How long can you wait to freeze an investment account once someone dies?

UPDATED: Feb 17, 2012

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How long can you wait to freeze an investment account once someone dies?

My brother died 3 monthsago. Several years ago he gave our father permission to manage his investments. My brother’s wife just received the death certificate. My father has been making trades on my brothers account and does not want to freeze the account as yet to transfer it to my brother’s wife. He wants to continue making trades. Is this legal? No funds have been withdrawn.

Asked on February 17, 2012 under Estate Planning, Ohio


FreeAdvice Contributing Attorney / FreeAdvice Contributing Attorney

Answered 10 years ago | Contributor

It seems that your brother gave your father an oral power of attorney to management his investments. Under the law of all states, such a power of attorney (assuming it was legal) ended upon your brother's death.

If your brother had a Will or tust in place when he passed, then the document might say something as to whether your father can continue to make the trades he has been making. If the documents do not give him the authority to do so, then the father should cease making the trades.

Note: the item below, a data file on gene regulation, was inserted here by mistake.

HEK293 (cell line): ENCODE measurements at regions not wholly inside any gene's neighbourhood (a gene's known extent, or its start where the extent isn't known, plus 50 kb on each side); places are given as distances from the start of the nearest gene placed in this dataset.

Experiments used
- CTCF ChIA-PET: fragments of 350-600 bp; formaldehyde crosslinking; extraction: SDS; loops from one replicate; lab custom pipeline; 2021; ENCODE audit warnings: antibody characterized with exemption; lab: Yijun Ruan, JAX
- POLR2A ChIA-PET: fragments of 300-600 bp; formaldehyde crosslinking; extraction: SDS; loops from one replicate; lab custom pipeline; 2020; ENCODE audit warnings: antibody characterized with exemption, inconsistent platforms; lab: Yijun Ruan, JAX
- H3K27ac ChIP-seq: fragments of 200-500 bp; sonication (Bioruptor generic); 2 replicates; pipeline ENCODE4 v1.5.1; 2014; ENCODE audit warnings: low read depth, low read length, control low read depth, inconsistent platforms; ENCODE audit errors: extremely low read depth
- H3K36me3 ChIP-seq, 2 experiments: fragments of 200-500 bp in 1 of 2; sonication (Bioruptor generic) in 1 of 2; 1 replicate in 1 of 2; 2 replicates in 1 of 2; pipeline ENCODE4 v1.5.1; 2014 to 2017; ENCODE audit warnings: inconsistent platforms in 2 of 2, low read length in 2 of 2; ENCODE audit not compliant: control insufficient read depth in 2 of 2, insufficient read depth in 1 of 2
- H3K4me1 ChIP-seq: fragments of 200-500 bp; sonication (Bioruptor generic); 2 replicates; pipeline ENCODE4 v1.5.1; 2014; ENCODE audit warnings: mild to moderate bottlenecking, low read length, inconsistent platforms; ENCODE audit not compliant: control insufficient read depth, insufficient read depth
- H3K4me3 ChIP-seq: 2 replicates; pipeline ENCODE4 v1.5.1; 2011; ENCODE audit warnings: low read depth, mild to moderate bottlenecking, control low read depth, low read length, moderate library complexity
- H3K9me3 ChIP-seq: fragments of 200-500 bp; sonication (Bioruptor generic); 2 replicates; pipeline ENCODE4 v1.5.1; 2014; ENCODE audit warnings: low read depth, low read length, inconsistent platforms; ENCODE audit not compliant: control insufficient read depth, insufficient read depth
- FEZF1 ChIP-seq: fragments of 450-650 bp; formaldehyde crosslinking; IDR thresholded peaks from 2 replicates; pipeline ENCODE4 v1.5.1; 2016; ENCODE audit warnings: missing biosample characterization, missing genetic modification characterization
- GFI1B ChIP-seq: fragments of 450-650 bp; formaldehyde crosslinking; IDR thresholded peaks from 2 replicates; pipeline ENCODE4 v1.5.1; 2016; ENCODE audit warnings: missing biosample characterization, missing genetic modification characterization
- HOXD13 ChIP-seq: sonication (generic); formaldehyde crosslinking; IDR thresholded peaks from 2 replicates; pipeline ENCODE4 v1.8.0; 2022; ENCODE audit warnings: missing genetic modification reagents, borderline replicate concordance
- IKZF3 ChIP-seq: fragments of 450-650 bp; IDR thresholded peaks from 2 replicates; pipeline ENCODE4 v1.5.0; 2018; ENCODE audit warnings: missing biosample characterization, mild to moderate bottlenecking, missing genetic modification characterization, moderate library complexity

It is not a question of legality but rather what is appropriate under the circumstances and under your state's Probate code.

IMPORTANT NOTICE: The Answer(s) provided above are for general information only. The attorney providing the answer was not serving as the attorney for the person submitting the question or in any attorney-client relationship with such person. Laws may vary from state to state, and sometimes change. Tiny variations in the facts, or a fact not set forth in a question, often can change a legal outcome or an attorney's conclusion. Although has verified the attorney was admitted to practice law in at least one jurisdiction, he or she may not be authorized to practice law in the jurisdiction referred to in the question, nor is he or she necessarily experienced in the area of the law involved. Unlike the information in the Answer(s) above, upon which you should NOT rely, for personal advice you can rely upon we suggest you retain an attorney to represent you.

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